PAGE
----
Yuri Foreman: Immigrant, boxer and would-be rabbi
From Belarus to Israel to America, he found fame and became frum
Did'ja hear the one about the boxer who's studying to be a rabbi? They call him Mazel Tough.
Actually, this is not really a joke. Yuri Foreman, the once and possibly future super welterweight champion of the world, is studying to be a rabbi. "Mazel Tough" was the headline that appeared in a New York Magazine article about him.
A native of Belarus who moved to Haifa as a child and now lives in New York, Foreman is the first Orthodox champion in 75 years. He will be on campus Tuesday, Feb. 8, speaking in Rapaporte Treasure Hall beginning at 7 p.m. in a program sponsored by the Brandeis-Genesis Institute for Russian Jewry.
See Foreman on film
"Boxing, Judaism and Life," the subjects of his talk, are tightly related in the story Foreman has told often to the media since his rise to fame as a three-time champion in Israel, a member of the Israeli national boxing team and, most recently, a world champion with the Star of David on his trunks.
Foreman, now 30, started out as a swimmer, but was bullied by Russian youth who derided him for being a Jew. His mother's response was to take him to a gym in Gomel, the family's home town, to learn to box.
Moving to Haifa at age 10, he again encountered hostility. As he told one interviewer, "in Russia you are a Jew, in Israel you are Russian." In consequence, he often trained and worked with Arabs until he won national recognition and respect. Eventually he moved to New York, won the Golden Gloves and turned pro, along the way meeting and marrying Leyla Leidecker, a Hungarian model and amateur featherweight boxer, and becoming engrossed in religious studies with a rabbi whom he heard describe life as a boxing match.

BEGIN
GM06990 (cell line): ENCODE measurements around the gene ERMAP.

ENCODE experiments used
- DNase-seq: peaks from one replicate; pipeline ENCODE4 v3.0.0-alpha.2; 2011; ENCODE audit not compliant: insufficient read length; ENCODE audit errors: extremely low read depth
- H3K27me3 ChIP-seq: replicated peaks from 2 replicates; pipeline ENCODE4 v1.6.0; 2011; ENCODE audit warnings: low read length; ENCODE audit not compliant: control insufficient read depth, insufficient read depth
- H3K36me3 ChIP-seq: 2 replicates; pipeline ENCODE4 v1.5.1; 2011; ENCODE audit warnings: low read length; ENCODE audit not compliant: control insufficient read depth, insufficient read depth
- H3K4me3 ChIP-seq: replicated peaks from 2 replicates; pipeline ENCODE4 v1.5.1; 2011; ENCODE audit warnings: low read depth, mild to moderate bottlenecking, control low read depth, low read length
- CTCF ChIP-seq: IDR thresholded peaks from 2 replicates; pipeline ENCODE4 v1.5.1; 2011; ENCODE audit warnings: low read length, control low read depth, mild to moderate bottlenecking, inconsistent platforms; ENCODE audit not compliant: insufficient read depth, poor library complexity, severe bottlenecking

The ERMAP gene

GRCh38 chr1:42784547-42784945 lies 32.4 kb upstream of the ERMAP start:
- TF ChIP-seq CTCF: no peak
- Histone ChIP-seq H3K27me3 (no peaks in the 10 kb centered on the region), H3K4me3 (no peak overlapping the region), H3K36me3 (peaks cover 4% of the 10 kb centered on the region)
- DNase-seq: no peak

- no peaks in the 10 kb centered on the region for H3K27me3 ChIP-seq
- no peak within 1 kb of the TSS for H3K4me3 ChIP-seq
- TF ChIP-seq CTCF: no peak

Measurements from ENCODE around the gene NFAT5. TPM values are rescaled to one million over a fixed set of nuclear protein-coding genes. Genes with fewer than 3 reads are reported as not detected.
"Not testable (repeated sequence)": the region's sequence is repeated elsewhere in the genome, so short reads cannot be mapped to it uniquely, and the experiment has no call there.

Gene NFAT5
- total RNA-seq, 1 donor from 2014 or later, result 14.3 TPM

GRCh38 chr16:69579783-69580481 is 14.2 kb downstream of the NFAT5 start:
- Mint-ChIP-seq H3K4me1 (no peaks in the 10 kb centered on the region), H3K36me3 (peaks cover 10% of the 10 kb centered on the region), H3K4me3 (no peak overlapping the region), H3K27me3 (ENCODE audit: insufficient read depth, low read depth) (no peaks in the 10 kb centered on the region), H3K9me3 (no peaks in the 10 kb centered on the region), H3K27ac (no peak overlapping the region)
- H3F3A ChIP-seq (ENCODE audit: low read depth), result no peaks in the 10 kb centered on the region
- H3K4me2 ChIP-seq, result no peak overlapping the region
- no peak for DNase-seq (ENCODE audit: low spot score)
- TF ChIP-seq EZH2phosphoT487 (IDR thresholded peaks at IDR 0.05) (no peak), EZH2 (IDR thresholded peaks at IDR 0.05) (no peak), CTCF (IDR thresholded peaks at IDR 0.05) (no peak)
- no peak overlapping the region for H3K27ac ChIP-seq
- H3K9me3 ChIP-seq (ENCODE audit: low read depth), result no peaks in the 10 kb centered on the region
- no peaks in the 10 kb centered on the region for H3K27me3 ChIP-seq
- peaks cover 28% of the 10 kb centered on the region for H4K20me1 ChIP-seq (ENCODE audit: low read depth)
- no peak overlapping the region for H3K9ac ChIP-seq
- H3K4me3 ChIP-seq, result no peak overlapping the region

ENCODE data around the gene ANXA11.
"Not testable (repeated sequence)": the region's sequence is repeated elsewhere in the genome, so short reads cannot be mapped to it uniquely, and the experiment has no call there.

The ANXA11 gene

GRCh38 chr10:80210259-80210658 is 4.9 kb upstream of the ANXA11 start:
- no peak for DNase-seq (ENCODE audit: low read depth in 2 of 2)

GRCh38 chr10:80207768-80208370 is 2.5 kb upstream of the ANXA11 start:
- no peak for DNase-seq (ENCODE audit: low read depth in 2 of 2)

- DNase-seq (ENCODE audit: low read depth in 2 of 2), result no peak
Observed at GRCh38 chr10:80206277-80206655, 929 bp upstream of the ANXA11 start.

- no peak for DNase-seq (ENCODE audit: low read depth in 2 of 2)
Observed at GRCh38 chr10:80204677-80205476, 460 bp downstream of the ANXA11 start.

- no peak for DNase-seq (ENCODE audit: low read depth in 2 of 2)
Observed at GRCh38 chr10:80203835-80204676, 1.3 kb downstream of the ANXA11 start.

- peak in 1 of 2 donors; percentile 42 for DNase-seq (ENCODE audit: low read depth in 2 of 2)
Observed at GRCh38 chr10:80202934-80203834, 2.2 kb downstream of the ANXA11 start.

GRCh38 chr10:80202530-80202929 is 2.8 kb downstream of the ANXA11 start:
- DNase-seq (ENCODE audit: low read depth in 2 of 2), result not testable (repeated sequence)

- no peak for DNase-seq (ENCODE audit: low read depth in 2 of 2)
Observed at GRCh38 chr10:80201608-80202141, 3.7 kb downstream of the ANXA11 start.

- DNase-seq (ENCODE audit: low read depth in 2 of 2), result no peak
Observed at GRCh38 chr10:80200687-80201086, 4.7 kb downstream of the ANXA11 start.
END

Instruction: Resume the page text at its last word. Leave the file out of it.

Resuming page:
Foreman won the WBA super-welterweight world title in November 2009 with a unanimous decision over defending champion Daniel Santos. He suffered his first professional defeat last summer in the first boxing match to be held in the new Yankee Stadium, when a previously injured knee, which he had in a brace, gave out in the seventh round. Foreman gamely continued to fight for two rounds, though he was barely able to stand or walk.
Historians of boxing point out that while there have not been Jewish champions for decades, Jews were highly successful in the sport earlier in their immigrant experience. According to one authority, there were 26 Jewish world champions between 1903 and 1938. Statistics about boxers who became rabbis were not immediately available.
About the Brandeis-Genesis Institute for Russian Jewry
The Brandeis-Genesis Institute for Russian Jewry (BGI) provides financial support, mentoring, and educational programming to Russian-speaking Jewish students at Brandeis University. BGI offers scholarships to both undergraduate and graduate students at Brandeis as well as financial aid to high school students who participate in the BIMA/Genesis non-credit summer program at Brandeis. The Institute is dedicated to helping qualified fellows preserve their Russian Jewish identity through special programming, volunteer outreach projects in the Russian Jewish community, and required course work. The Institute also helps BGI fellows connect with other Russian-speaking Jewish students at universities in the Boston area as well as the Russian-speaking community in the Boston area.